The Organising Committee for ISAANZ 25, scheduled to be held in Auckland in December, regrets to advise that due to the ongoing impact of COVID-19 the conference has been postponed until the middle of 2021.
We will be announcing the new confirmed dates and additional information about the conference in coming weeks. The Organising Committee looks forward to the opening of trans-Tasman travel and welcoming ISAANZ members to Auckland next year.
Malcolm Cambell ISAANZ 25 Organising Committee
Melbourne Seminar Series News
MISS Goes Online
We are back, online and excited to share our new line up of speakers with you.
Given the current situation in Melbourne, we have decided to proceed with online seminars for semester 2, 2020. These will be held via zoom and we are delighted to be able to announce that we have some great international speakers organised.
The first of these is on 1st September with Prof. Brian Bocking, University College Cork will be joining us. The seminar will start at 6.30pm Eastern Standard Time Melbourne; (9.30am Dublin time)
A long-lost canvas: early Irish Buddhists in Melbourne
Brian Bocking, Emeritus Professor of the Study of Religions, University College Cork
Thousands of fragments of information, loose ends, straight fabrications and apparent contradictions have provided a research window into hitherto unsuspected Buddhist links between Ireland and Australia (and many other places) around the turn of the twentieth century. Through ten years of collaborative research, Alicia Turner (Toronto), Laurence Cox (Maynooth), Brian Bocking (Cork) and Shin’ichi Yoshinaga (Kyoto) have painstakingly reconstructed the careers of Dhammaloka and Charles Pfoundes, two of the most significant international Buddhist pioneers of their time yet entirely lost to history until now. Through the lives of these two remarkable Irish Buddhists I will consider how collaborative research using new digital humanities tools and resources unavailable in the twentieth century has made it possible to overturn traditional ‘top down’ colonial narratives, trace these forgotten figures across multiple countries and continents, rewrite the early history of the ‘global Buddhism’ we see today and cast new light on the variety and influence of Irish religiosity.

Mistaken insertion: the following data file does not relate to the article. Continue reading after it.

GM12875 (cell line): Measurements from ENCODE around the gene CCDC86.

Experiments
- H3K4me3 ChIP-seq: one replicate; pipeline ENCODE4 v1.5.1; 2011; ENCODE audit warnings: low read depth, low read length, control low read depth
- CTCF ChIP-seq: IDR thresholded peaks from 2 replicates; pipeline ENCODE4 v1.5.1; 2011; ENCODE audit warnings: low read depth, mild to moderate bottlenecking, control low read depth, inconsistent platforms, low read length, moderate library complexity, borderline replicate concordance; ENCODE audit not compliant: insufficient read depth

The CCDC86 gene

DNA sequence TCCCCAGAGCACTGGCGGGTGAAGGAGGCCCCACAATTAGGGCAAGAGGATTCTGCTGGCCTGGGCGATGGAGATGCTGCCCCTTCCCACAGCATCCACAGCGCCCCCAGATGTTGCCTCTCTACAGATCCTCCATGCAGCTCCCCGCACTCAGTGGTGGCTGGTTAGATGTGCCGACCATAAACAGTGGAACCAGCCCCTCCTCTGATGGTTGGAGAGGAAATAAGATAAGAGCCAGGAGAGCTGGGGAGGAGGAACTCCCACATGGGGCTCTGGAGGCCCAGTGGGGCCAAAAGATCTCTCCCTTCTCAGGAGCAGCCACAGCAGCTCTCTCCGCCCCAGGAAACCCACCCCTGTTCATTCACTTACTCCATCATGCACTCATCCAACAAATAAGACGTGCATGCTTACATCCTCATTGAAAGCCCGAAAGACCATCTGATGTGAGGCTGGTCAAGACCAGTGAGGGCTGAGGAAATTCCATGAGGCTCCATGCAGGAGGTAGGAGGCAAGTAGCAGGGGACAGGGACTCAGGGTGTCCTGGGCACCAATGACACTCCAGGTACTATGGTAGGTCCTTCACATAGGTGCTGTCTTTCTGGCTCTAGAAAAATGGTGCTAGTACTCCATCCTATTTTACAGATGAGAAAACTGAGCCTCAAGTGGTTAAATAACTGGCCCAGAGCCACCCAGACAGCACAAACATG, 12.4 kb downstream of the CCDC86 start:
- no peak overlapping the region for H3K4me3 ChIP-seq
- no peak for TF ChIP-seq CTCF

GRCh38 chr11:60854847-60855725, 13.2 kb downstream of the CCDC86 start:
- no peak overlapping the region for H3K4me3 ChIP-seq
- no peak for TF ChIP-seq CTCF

Brian Bocking moved from SOAS to University College Cork in 2008 to head up Ireland’s first Study of Religions Department. With Alicia Turner and Laurence Cox he has just published The Irish Buddhist: the Forgotten Monk who Faced Down the British Empire.